But what we really wanted was to be proactive, not reactive, with respect to continuously improving our performance and delivering value. To achieve this, we needed a “scoreboard” to track key metrics in real time, so we could see where we were excelling and, more importantly, make targeted corrections to improve, project after project.

We are currently working to create this scoreboard by pairing ProCore with a service called Construction BI, which will ultimately integrate all of our ProCore data points into an SQL Server database. Another service, called Power BI, will then be able to access the data for comprehensive analytics and reporting.

When fully implemented, this tool will give us customizable, visual dashboards and reports for the key performance indicators (KPIs) we want to track and manage: lean, safety, quality, schedule, and financials. We’ll have the information we need to clearly see our opportunities to increase productivity and reduce waste, track trends, analyze costs by company or by project, find data entry errors, and spot “red flags” that could hinder a project’s success. Eventually, we plan to take it a step further by creating custom dashboards for owners, so they can track their project’s progress in real time.

Smart Safety

Sometimes, the technology you really need doesn’t yet exist, so you must be creative. After struggling to design and print legible, project-specific crisis management cards for our workers in the field to carry and easily reference, we decided to approach this low-tech problem from a completely different angle: We have developed our own crisis management app, named Smart Safety.

As a worst-case scenario example, if a backhoe were to break an unmarked, high-pressure gas line, it would be critical that everyone on-site remembered what to do and where to go, or was able to quickly access that information. Precious minutes needed for an expeditious evacuation could be lost in the relay of information from the field crew to the foreman, to the project superintendent, and to the other staff on-site.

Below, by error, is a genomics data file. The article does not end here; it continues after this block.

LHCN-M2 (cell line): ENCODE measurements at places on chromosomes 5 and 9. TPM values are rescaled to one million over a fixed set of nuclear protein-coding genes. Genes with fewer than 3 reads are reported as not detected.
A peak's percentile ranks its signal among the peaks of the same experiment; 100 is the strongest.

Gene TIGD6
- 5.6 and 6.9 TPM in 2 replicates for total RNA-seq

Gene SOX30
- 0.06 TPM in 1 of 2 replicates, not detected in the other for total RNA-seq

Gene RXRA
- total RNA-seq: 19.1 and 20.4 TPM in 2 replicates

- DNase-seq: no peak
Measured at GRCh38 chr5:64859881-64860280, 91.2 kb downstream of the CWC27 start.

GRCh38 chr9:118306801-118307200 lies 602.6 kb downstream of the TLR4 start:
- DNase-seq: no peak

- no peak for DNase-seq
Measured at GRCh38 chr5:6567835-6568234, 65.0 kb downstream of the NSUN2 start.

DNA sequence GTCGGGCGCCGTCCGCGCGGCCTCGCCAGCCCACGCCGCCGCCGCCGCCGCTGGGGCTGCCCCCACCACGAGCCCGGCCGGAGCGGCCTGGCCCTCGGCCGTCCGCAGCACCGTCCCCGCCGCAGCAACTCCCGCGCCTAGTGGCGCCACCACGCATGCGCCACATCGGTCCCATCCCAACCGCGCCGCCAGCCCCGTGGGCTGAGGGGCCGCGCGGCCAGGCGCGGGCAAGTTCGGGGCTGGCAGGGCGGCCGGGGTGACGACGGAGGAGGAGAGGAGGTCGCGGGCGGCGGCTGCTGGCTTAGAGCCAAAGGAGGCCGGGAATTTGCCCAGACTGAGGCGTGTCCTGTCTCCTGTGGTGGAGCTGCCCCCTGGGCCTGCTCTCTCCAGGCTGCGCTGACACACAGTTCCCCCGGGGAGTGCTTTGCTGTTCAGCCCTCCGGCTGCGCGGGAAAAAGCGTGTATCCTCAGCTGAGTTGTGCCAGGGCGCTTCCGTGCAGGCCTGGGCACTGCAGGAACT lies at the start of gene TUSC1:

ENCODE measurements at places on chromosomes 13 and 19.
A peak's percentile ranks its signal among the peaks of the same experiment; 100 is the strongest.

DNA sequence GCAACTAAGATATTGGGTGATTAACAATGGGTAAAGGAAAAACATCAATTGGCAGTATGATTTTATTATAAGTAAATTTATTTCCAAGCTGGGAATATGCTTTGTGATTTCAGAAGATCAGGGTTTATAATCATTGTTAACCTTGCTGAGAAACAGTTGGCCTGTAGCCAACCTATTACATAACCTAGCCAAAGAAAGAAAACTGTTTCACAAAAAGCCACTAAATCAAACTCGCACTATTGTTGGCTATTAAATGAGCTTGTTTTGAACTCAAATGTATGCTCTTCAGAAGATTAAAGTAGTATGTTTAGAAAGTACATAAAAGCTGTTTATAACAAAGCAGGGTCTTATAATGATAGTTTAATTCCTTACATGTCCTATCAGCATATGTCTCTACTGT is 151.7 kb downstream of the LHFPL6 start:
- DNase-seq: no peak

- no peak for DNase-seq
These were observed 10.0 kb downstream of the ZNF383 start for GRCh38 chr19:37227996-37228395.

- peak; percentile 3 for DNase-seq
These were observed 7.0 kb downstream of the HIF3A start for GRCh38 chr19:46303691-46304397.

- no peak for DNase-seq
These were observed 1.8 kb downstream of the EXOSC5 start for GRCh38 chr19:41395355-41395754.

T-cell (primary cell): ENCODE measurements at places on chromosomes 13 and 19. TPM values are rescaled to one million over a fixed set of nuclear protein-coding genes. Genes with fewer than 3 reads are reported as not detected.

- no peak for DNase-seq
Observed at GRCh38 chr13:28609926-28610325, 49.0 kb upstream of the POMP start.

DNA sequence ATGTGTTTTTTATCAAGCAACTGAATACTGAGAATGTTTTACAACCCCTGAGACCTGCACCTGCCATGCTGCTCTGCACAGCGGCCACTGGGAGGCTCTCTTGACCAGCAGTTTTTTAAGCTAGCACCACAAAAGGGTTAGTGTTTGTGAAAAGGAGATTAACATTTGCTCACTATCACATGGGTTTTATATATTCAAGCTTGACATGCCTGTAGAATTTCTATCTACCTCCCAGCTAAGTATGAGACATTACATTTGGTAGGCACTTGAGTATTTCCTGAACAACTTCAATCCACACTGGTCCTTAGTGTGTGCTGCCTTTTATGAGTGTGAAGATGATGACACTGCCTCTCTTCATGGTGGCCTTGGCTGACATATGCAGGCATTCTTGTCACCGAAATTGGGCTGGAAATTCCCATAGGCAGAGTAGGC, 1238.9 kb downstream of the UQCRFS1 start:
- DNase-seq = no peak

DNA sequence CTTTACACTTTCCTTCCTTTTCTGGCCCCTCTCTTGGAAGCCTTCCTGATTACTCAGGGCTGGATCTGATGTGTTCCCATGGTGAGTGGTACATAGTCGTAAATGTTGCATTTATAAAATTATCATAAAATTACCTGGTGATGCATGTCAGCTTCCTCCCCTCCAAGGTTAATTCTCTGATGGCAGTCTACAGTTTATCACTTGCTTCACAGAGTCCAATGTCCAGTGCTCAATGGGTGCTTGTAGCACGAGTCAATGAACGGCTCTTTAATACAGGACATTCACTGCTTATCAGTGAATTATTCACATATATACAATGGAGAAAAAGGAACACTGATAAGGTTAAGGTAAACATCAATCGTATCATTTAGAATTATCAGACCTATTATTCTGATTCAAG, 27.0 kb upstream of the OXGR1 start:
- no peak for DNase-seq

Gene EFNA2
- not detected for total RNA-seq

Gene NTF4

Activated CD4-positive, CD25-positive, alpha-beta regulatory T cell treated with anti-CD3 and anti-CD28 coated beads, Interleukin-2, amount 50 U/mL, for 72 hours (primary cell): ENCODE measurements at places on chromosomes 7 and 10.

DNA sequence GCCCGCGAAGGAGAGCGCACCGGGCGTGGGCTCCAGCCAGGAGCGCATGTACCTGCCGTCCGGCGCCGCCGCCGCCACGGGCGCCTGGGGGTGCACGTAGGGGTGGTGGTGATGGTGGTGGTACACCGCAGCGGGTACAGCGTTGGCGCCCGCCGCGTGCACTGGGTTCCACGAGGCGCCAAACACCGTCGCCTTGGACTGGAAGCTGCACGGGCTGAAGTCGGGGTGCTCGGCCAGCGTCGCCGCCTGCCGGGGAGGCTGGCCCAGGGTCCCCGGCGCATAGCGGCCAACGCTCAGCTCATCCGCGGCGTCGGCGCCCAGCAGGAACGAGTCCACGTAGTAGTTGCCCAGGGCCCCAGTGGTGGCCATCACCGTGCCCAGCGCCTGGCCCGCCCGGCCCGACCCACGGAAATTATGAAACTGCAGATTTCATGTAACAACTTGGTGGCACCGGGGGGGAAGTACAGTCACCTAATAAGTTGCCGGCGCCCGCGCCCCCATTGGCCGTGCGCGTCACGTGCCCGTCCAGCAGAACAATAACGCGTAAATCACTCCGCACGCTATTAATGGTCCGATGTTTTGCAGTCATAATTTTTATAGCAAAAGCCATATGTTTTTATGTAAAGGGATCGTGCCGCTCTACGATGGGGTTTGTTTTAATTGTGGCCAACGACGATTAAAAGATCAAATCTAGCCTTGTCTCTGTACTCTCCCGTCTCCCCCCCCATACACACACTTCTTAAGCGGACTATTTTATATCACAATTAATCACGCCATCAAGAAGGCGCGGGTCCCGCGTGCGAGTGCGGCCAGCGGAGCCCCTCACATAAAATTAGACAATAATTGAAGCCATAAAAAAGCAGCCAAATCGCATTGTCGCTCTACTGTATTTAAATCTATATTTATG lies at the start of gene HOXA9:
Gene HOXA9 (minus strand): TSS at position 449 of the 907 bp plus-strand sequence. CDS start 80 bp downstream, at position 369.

Our app uses credentialed log-ins and geolocation/geofencing to connect teams and provide project-specific crisis management and safety information for field staff on all active jobsites. In the event of an emergency, anyone on-site can use the app to immediately notify the project’s superintendent. When this alert is approved, a push notification is issued to all users on-site to inform them of the emergency. They will instantly know what they need to do next. They also have the ability through the app to message, call, and email project team members, as well as call or get directions to the nearest clinic, hospital, police station, or fire station.

Smart Safety is currently in beta testing internally, but we aren’t keeping this to ourselves. We plan to launch it to the public this fall at, so all interested construction firms can have access to this important tool.

Small Changes, Big Impact

The future of technology in our industry isn’t just in the office; it’s also in the field, and in the pocket of every employee. And, you don’t have to be a big company to have big ideas for expanding your firm’s use of technology. Even small efficiencies or improvements can have an outsized impact. A commitment to continuous improvement and a creative approach to the utilization of technology can help any company level the playing field.